For this reason, Price to Sales is perhaps the single most objective and clear means of measuring stock valuations.

This metric, above all others, you can point to and say, “this is definitively accurate and has not been messed with.”

On that note, as Bill King recently noted, today the S&P 500 is sporting a P/S ratio that is massively higher than it was in 2007 and is only marginally lower than it was during the Tech Bubble (the single largest stock bubble of all time for most measures).

To me, looking at profitability is even more important than looking at sales.

Large tech companies such as Twitter certainly have lots of revenue coming in, but many of them are deeply unprofitable.

In fact, Twitter has never made a yearly profit, and over the past decade it has actually lost more than 2 billion dollars.

But despite all of that, investors absolutely love Twitter stock.  As I write this article, Twitter has a market cap of 11.5 billion dollars.

How in the world is that possible?

How can a company that has never made a single penny be worth more than 11 billion dollars?

Twitter is never going to be more popular than it is now.  If it can’t make a profit at the peak of its popularity, when will it ever happen?

And guess what?  ABC News says that Twitter actually just reported a decline in revenue for the most recent quarter…

Twitter has never turned a profit, and for the first time since going public in 2013, it reported a decline in revenue from the previous year. Its revenue was $548.3 million, down 8 percent.

Net loss was $61.6 million, or 9 cents per share, compared with a loss of $79.7 million, or 12 cents per share, a year earlier.

The only reason why financial black holes such as Twitter can continue to exist is because investors have been willing to pour endless amounts of money into them, but now that bubble is starting to burst.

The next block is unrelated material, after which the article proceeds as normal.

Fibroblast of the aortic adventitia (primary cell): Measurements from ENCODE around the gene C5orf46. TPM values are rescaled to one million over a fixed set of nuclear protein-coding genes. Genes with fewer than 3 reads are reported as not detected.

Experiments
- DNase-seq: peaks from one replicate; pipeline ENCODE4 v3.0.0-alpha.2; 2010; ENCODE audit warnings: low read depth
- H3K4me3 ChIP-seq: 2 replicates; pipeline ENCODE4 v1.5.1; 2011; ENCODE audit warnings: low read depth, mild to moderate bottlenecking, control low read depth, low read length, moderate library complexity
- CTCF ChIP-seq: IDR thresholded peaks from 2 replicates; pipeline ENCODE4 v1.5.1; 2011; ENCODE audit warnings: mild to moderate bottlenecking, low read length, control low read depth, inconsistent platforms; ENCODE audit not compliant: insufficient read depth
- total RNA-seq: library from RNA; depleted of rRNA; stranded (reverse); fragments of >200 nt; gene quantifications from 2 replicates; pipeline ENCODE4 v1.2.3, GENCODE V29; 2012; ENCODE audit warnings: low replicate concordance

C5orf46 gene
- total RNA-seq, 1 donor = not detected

In his most recent article, Simon Black discussed how Silicon Valley investors are starting to become more cautious because so many of these “unicorns” are now going bust.  One of the examples that he cited in his article was a company called Clinkle…

(Given that investing in an early stage company is high-risk, investors might provide a few hundred thousand dollars in funding, at most. Clinkle raised $25 million.)

The company went on to burn through just about every penny of its investors’ capital.

There were even photos that surfaced of the 21-year old CEO literally setting bricks of cash on fire.

At the end of the farce, Clinkle never actually managed to build its supposedly ‘world-changing’ product, and the website is now all but defunct.

Most of you may have never even heard of Clinkle, but I bet that you have definitely heard of Netflix.

Netflix has revolutionized how movies are delivered to our homes, and that revolution helped drive movie rental stores to the brink of extinction.

There is just one huge problem.  It turns out that Netflix is losing hundreds of millions of dollars

Netflix might be my favorite example.

The company’s most recent earnings report for the period ending March 31, 2017 shows, yet again, negative Free Cash Flow of MINUS $422 million.

Not only is that a record loss, it’s 62% worse than in Q1/2016, and over twice as bad as Q1/2015.

Netflix just keeps losing more and more money.

But even though Netflix is losing money at a pace that is exceedingly difficult to imagine, investors absolutely love the company.

I just checked, and at this moment Netflix has a market cap of 68.4 billion dollars.

Sometimes I just want to scream because of the absurdity of it all.

Companies that are losing hundreds of millions of dollars a year at the peak of their popularity should not be worth billions of dollars.

Nobody can possibly argue that these enormously inflated stock prices are sustainable.  Just like with every other stock market bubble in our history, this one is going to burst too, and I have been warning about this for quite a long time.

But for the moment, the naysayers are having their time to shine.  Despite the fact that U.S. consumers are 12 trillion dollars in debt, and despite the fact that corporate debt has doubled since the last financial crisis, and despite the fact that the federal government is 20 trillion dollars in debt, they seem to be convinced that this irrational stock market bubble can keep inflating indefinitely.

Perhaps they can all put their money where their mouth is by pouring all of their savings into Twitter, Netflix and other tech company stocks.

In the end, we will see who was right and who was wrong.